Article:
The UK’s Centre of Economic and Business Research predicts that 60 per cent of the country’s wealth will be in women’s hands by 2025 © Moment RF/Getty Images

Women control an increasing amount of the world’s wealth but are not investing at the same rate as men, which is prompting many wealth managers to tailor their services to meet the particular needs of female clients.

About one-third of the world’s private wealth is now held by women, according to research from Boston Consulting Group. But, in the UK, the Centre of Economic and Business Research predicts that 60 per cent of the country’s wealth will be in women’s hands by 2025.

The proportion of ultra wealthy women is also rising globally — reaching 10.9 per cent in 2022, up from 6.5 per cent in 2016, based on the latest research from data group Statista published in February.

“There are significant growth opportunities for wealth managers, particularly as women are still a maturing demographic in relation to financial advice and investing,” says Victoria Ross, a chartered financial planner at Progeny.

This is a legacy of the decades in which finances were deemed principally the male domain, she points out. “It’s easy to forget that it was only 50 years ago that women couldn’t open a bank account without their father or husband’s permission.”

As a result, traditional financial products and the investment-led financial services market have proved less attractive to women, says Ross.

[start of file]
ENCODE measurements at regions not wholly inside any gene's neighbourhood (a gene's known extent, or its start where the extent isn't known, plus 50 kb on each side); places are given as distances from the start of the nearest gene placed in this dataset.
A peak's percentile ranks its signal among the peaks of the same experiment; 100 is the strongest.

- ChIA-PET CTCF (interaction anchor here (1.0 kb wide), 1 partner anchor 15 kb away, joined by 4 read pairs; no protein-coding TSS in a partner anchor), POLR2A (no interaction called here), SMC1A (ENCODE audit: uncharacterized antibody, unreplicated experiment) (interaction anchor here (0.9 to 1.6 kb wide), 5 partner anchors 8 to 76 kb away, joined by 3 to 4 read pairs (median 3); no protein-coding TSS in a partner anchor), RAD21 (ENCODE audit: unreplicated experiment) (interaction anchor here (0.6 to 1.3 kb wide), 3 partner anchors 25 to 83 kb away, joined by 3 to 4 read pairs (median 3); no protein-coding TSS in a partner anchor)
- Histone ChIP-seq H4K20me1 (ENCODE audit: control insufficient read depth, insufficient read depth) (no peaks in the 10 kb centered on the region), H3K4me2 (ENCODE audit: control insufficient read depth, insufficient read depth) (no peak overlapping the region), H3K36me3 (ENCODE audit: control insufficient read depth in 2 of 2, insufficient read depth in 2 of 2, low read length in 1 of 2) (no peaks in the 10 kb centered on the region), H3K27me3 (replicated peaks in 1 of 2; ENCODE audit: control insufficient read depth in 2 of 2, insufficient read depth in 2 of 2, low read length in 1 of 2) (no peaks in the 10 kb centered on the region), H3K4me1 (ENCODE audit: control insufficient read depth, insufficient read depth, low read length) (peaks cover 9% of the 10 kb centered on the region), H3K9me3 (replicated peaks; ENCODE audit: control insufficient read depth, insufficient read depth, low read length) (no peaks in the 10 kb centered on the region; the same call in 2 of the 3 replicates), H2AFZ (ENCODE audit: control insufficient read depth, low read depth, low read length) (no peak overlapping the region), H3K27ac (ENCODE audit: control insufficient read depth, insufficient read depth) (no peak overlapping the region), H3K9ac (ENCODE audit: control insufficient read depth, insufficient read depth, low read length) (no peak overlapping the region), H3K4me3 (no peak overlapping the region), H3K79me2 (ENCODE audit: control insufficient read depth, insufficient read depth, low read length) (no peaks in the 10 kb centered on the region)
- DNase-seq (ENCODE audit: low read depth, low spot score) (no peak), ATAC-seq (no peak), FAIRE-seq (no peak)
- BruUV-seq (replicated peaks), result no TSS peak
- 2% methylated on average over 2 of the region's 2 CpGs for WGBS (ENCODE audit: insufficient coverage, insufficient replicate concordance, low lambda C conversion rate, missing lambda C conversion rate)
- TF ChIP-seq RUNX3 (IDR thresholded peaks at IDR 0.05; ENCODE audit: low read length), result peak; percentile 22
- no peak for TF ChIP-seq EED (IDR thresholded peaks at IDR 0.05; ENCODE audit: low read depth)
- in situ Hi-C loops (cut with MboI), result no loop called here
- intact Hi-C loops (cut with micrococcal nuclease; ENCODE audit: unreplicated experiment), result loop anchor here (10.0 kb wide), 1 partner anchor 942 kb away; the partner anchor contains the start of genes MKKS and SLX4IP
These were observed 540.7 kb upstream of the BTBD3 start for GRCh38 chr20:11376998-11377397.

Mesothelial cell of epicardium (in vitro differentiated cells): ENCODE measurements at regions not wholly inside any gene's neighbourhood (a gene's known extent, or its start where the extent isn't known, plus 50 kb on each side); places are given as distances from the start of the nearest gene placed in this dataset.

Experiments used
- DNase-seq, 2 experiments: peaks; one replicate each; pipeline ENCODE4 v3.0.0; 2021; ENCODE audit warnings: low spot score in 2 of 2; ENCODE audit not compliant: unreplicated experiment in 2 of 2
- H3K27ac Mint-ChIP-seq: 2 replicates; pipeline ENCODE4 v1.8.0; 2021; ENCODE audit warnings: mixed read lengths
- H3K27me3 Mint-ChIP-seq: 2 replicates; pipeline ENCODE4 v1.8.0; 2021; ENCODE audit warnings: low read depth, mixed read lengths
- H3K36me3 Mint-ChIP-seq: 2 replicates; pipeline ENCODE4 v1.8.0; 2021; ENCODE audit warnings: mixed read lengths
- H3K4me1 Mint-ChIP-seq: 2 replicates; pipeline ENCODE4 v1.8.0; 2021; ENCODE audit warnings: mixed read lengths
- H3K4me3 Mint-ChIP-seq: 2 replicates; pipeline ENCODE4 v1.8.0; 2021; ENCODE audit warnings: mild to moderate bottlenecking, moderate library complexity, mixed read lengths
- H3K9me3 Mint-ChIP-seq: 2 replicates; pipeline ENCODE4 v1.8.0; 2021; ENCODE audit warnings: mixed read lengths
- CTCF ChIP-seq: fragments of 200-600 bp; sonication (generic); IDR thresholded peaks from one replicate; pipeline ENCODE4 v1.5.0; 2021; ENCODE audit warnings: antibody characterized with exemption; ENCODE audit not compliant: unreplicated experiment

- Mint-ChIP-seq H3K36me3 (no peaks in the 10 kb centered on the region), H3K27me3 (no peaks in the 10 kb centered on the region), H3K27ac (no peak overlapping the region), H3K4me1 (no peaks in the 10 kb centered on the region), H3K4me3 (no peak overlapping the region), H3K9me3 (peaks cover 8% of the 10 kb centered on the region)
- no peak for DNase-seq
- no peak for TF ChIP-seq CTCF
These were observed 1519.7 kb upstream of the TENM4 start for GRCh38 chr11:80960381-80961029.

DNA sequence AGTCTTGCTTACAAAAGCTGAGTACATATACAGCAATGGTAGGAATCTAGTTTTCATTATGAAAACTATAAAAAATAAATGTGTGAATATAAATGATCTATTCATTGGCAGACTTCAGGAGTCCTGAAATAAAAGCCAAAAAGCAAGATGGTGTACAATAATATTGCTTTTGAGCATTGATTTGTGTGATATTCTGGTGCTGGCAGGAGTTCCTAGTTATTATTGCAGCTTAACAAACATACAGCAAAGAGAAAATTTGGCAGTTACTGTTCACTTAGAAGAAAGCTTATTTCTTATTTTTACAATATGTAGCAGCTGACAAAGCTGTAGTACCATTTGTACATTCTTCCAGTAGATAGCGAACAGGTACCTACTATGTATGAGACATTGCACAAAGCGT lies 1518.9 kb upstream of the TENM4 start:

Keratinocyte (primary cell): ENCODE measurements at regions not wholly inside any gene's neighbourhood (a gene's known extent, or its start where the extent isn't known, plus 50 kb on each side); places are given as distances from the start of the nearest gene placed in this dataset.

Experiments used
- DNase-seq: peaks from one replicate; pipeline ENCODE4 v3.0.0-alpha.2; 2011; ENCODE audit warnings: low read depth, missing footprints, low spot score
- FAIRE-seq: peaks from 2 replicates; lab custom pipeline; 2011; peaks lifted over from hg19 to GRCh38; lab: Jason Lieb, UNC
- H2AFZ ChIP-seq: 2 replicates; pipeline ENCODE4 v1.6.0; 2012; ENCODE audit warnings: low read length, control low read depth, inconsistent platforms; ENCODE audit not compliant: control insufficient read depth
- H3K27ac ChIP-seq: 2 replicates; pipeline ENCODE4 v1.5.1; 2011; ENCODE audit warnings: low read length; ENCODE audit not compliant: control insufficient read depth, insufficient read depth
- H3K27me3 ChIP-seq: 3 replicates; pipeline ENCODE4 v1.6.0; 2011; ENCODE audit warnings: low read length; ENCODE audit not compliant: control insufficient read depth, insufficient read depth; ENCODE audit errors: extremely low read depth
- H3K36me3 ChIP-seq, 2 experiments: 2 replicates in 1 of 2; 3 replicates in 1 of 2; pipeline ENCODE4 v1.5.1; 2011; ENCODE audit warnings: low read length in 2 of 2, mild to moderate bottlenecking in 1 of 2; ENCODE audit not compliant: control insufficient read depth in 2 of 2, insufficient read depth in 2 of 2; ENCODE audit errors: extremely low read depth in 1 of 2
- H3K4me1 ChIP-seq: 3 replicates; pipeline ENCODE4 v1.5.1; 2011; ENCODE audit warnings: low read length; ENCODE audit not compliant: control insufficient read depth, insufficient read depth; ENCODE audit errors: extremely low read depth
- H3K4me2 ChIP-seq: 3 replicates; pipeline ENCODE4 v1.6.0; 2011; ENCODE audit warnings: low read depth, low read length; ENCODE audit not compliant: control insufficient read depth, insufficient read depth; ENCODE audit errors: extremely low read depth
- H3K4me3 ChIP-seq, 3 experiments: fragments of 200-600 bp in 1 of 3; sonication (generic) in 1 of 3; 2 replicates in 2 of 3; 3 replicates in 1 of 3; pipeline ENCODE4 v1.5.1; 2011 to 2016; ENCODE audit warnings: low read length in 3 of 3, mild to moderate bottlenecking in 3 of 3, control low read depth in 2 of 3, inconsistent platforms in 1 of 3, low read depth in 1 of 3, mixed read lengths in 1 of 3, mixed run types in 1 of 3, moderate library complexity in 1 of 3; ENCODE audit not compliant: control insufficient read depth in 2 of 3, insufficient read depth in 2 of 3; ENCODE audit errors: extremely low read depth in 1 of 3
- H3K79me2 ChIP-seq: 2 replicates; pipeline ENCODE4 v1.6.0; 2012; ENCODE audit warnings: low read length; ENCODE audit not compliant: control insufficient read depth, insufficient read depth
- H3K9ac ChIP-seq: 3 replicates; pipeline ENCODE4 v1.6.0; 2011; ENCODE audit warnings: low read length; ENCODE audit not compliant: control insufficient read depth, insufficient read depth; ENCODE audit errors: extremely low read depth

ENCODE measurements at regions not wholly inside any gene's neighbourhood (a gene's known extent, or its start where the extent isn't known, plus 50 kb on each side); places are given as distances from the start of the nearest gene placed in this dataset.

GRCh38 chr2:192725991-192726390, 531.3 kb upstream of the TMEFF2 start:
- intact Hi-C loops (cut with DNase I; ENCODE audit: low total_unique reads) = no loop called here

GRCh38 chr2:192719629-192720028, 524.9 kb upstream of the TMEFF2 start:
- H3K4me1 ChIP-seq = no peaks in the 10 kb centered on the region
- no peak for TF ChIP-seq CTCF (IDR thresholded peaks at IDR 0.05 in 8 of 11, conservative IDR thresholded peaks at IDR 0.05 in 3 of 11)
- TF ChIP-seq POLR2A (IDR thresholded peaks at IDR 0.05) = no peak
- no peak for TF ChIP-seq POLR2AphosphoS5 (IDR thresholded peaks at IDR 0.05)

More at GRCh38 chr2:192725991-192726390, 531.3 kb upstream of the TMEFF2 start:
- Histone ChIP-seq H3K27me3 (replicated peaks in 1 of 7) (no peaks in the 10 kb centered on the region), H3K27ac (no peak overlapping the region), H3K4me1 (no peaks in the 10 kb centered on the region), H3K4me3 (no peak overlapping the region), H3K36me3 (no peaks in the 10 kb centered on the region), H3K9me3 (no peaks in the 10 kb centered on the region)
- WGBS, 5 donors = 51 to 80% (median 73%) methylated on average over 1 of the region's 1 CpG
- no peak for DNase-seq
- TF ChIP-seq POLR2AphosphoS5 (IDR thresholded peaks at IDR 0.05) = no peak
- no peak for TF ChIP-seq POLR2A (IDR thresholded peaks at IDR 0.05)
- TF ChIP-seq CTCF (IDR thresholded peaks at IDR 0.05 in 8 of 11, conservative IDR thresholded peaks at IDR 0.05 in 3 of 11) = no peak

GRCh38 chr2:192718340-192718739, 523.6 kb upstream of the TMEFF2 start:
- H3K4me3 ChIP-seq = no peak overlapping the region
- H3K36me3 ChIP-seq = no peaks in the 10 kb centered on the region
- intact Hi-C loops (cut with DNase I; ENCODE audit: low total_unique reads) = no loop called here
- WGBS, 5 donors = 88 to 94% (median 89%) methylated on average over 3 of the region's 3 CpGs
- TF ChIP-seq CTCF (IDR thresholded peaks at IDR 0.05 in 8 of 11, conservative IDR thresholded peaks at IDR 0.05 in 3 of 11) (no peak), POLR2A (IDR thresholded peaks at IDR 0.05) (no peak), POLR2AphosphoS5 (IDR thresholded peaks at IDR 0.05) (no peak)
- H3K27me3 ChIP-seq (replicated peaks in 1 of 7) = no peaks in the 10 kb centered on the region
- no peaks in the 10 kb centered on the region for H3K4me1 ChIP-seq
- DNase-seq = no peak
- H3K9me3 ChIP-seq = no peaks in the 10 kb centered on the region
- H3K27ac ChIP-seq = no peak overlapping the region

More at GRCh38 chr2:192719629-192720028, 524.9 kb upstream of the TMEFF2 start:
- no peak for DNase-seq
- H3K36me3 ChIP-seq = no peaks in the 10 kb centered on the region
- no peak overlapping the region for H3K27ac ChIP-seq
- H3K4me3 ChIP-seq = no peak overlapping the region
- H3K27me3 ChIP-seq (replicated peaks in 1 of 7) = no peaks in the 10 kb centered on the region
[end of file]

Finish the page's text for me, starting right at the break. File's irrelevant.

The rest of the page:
“The industry needs to work harder at understanding gender-based drivers and behaviour in relation to finances, so they can speak to women in a manner that resonates as well as embracing opportunities to educate and empower,” she argues.

Ross believes one way to attract women clients is to seek a more nuanced understanding of their specific goals — which could include care giving responsibilities and a need for longer-term planning.

“It’s important that firms take time to reflect on whether they are communicating and marketing their services in an inclusive manner and avoiding gender-coded language and industry jargon, as well as highlighting relatable ambitions and concerns.

“It is shocking how often I, personally, still receive emails from financial institutions that say ‘Dear Sirs’. Companies need to take the lead and promote wealth management as an inclusive space where women’s voices matter.”

Wealth managers are changing their attitudes and working hard to help female clients © Alamy Stock Photo

The problem, say industry figures, is that the first experience many women have of financial advice is after a divorce or the death of their partner. It means they are thrust into financial decision-making roles without prior experience.

Bhavi Alagaratnam, senior relationship manager at Fidelity International, says: “We need to engage with women sooner, beginning with financial education at school, at university, at the beginning of their careers and, also, at specific life milestones — when they get married, divorced, have children, retire, and when they are widowed.”